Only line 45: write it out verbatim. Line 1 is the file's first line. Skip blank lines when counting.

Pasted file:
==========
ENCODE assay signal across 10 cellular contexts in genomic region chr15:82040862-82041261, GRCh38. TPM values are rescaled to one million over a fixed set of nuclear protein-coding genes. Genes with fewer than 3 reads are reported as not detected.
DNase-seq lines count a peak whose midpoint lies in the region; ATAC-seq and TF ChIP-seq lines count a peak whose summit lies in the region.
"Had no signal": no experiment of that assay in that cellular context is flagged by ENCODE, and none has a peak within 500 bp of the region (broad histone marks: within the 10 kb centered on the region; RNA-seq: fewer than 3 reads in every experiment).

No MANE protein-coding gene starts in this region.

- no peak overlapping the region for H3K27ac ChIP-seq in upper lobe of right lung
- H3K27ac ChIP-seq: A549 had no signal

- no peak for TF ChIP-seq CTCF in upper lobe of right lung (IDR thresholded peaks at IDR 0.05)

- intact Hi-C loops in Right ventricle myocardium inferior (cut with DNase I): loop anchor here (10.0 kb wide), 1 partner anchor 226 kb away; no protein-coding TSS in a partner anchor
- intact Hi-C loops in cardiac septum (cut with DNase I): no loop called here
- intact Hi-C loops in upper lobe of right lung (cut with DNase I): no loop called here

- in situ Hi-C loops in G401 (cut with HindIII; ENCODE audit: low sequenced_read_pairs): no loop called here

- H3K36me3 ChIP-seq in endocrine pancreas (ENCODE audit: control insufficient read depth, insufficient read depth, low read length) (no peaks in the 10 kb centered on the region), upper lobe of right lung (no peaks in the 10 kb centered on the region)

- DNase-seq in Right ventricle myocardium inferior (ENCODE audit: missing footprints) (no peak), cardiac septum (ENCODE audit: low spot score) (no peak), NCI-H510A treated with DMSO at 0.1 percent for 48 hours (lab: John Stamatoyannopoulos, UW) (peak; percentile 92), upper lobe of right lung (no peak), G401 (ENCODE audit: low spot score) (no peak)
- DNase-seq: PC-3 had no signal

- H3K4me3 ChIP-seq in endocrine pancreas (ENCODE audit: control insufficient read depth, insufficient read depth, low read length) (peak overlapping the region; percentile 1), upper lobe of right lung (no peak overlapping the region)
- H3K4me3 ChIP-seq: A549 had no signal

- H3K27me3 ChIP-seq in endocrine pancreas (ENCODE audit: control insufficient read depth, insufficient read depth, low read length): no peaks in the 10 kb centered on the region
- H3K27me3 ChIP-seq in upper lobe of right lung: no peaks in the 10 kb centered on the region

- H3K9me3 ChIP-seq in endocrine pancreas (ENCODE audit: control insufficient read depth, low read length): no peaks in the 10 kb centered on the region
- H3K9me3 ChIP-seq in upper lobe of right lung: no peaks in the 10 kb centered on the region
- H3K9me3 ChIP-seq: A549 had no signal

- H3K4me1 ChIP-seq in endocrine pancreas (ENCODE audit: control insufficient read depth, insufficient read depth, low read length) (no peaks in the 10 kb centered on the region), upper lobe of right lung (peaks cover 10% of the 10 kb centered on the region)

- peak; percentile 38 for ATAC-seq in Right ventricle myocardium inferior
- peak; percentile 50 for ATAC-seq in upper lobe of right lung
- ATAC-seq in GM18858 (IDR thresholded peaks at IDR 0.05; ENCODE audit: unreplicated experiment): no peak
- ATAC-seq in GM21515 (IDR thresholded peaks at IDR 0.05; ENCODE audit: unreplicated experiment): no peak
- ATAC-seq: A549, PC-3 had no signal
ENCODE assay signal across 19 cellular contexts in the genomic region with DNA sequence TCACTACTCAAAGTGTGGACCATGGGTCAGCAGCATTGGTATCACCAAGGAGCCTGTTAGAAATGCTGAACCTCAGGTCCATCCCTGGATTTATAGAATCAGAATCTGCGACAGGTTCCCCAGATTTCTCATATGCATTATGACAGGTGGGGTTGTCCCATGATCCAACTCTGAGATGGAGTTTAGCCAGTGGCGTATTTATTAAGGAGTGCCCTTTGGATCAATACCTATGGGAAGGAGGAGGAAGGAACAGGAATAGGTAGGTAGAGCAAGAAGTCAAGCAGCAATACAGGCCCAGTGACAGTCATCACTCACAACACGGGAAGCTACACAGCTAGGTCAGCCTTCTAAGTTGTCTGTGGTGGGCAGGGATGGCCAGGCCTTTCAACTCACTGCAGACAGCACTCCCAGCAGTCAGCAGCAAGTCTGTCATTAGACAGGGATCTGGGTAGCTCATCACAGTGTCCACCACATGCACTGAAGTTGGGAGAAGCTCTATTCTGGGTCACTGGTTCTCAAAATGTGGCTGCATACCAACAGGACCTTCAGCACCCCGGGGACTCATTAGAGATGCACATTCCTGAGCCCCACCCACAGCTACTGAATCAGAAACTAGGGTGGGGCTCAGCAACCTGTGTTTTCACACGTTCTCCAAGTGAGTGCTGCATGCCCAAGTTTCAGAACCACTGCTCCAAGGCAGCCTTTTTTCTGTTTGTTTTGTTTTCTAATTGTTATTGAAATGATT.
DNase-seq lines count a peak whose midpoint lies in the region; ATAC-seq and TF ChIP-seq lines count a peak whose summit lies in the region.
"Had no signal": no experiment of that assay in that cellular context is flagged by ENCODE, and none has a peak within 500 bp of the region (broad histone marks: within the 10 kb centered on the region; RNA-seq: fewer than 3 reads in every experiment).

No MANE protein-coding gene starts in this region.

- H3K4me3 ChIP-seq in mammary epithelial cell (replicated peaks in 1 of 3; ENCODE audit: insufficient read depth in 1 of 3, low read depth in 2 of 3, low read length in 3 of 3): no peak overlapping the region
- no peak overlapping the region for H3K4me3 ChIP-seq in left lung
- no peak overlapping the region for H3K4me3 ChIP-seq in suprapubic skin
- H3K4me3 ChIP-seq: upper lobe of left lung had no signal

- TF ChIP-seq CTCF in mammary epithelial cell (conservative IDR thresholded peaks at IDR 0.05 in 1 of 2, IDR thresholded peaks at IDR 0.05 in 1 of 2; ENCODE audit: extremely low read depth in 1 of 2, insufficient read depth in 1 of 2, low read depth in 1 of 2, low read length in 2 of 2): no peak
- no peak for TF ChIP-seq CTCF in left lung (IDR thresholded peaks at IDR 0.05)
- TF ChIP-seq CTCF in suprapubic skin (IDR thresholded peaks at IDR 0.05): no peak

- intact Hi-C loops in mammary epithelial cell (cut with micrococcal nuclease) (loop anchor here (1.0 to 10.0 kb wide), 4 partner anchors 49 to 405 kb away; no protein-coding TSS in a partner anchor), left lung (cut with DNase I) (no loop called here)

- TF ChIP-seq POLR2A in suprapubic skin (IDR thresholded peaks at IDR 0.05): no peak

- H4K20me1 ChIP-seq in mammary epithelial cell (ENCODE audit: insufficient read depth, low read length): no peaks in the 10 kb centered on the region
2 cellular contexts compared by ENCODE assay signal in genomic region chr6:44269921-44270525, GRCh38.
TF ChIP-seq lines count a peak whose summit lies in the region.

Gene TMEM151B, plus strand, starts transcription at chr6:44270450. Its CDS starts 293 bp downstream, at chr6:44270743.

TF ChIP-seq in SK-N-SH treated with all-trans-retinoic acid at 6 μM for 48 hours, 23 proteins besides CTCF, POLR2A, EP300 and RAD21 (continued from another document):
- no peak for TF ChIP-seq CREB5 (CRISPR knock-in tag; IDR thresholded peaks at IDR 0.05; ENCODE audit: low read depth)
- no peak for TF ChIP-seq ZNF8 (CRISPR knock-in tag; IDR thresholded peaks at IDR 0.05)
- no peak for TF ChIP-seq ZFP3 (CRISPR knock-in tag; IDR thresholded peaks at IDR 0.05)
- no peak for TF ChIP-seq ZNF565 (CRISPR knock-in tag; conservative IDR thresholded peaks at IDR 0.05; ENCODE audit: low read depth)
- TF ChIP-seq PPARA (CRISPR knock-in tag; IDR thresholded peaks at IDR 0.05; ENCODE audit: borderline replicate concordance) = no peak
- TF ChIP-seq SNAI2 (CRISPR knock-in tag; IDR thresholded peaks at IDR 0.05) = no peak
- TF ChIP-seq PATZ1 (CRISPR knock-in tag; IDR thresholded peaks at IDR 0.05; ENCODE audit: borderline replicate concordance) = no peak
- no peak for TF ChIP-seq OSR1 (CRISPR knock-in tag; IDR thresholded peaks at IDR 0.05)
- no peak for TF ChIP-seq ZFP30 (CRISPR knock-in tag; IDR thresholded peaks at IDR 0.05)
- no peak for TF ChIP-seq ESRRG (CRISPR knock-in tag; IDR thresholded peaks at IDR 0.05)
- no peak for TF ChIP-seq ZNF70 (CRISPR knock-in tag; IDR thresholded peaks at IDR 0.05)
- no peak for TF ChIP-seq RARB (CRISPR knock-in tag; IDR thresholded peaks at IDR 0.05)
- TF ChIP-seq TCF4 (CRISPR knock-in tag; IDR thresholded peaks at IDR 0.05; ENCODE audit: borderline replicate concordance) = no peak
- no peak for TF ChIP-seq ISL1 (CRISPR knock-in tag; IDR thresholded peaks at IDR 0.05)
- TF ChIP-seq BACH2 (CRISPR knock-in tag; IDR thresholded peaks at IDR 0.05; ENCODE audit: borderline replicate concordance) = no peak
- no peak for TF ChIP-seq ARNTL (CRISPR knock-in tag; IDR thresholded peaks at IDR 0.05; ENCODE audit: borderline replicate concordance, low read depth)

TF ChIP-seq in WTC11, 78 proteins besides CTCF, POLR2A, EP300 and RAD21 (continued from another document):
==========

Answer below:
TF ChIP-seq in SK-N-SH treated with all-trans-retinoic acid at 6 μM for 48 hours, 23 proteins besides CTCF, POLR2A, EP300 and RAD21 (continued from another document):